Conversations on teen alcohol abuse
Tuesday, August 26th, 2014
Underage drinking is a very real problem in South Africa. While statistics show that one out of every two teenagers in the average South African home uses alcohol, it is especially concerning given the potential harm of alcohol to developing young bodies and minds.
SAB, through various initiatives, has taken a proactive approach to curbing underage drinking in South Africa and encouraging the youth to take charge of their own futures with their You Decide programme. One aspect of the programme has been an emphasis on conversations with South Africa’s youth. Through real life school visits as well as online presence on Mxit, Facebook and Twitter, the You Decide initiative has begun an ongoing conversation with South Africa’s teenagers.
The programme’s most prominent platforms showed a great interest from the youth in their follower numbers, as campaigns such as the #DoStuffZA competition encouraged online conversation:
- You Decide Mxit app – 100 000 followers
- You Decide Facebook page – 21 000 + followers
Raising the profile of the conversation
With regular postings these online platforms, as well as an actively-touring roadshow, You Decide aims to bring issues and facts around underage drinking to light. Issues such as peer pressure, coping with stress in one’s life, making friends and setting good habits for the future feature prominently.
Also discussed are the actual effects of alcohol on young bodies and the physical, emotional and possibly life-changing outcomes that teens expose themselves to when drinking underage.
Listening also is an important aspect of the You Decide campaign, and has been a great tool to get to know SA’s teens better and in doing so, better communicate with them. Through the Mxit app and Facebook page especially, many interesting insights have been uncovered and recorded. A series of #DoStuffZA photo competitions also proved a valuable visual insight, while encouraging teens to make healthy choices.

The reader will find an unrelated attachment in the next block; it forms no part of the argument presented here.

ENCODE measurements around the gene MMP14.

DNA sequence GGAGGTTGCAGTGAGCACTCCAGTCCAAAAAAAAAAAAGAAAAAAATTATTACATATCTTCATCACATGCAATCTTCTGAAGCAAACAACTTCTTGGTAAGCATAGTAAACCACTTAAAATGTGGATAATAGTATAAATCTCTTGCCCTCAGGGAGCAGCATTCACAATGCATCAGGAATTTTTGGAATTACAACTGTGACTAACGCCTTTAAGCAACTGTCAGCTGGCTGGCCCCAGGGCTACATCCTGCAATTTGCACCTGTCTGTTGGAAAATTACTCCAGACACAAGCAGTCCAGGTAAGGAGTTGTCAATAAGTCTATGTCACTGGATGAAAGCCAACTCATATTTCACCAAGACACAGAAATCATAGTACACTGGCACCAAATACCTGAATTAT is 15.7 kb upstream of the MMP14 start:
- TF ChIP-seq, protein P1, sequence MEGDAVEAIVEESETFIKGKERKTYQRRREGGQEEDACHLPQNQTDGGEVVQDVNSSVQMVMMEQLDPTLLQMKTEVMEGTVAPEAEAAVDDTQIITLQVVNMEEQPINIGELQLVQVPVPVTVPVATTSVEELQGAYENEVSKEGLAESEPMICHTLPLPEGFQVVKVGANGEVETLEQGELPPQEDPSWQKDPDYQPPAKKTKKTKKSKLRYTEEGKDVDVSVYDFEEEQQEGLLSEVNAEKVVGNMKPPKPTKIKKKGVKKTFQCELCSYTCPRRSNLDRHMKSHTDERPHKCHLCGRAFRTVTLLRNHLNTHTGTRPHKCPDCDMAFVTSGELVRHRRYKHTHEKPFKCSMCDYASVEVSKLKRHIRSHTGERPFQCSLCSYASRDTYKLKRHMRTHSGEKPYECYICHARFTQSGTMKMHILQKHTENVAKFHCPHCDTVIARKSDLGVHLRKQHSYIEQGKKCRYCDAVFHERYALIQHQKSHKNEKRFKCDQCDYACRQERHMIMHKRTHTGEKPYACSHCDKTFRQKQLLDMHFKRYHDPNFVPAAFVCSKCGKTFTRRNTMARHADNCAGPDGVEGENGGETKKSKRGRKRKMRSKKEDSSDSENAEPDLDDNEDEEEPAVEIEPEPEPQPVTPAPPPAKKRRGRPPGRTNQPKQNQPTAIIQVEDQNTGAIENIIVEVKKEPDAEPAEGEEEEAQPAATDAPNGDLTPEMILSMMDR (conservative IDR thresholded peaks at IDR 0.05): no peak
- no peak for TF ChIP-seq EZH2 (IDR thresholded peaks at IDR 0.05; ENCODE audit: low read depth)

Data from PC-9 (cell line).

Regular polls on the Facebook page showed that indeed the majority of the youth were regular drinkers or had tried alcohol while a third had never touched a drop. Polls also showed healthy habits and big dreams, with many teens sharing their passions of sports, music and hanging out with friends as their ways of coping with stress.
Q & A with a teen role model
A popular initiative on the campaign was a series of Chats with Hulisani, in which the #DoStuffZA campaign ambassador took part in several live Mxit Chat events. Response from teens around the country was overwhelming and each session of two hours was jam packed their questions on everything from addiction to peer pressure to career advice, which she duly answered. These were recorded and shared as a further reference for teens to use to inspire and guide them.
Involving adults too
We’re also challenging adults to consider their role in allowing teenage drinking and have encouraged conversation around the subject on our adult social media platforms as well. Difficult questions such as “Do you think it’s OK for teens under the age of 18 to drink?” have spurred hundreds of comments. The overwhelming response in this particular poll showed that the majority of the adults did not agree with teenage drinking, while they did believe it was happening.
It is hoped that by creating awareness around underage drinking we can encourage awareness of the dangers of alcohol abuse and the role we each play as adults in our communities
You Decide: reaching out for youth empowerment
SAB’s You Decide campaign has made notable strides in reaching out to youth across the country since it as launched three years ago. The You Decide Roadshow has visited over 870 schools and touched the lives of 489 000 learners since its launch. A more recent headline act was the Future Leaders TV show, a 13-part reality TV show in which potential youth leaders are challenged with the opportunity to effect change within their communities and gain leadership experience. The second season will air on SABC 1 later this year.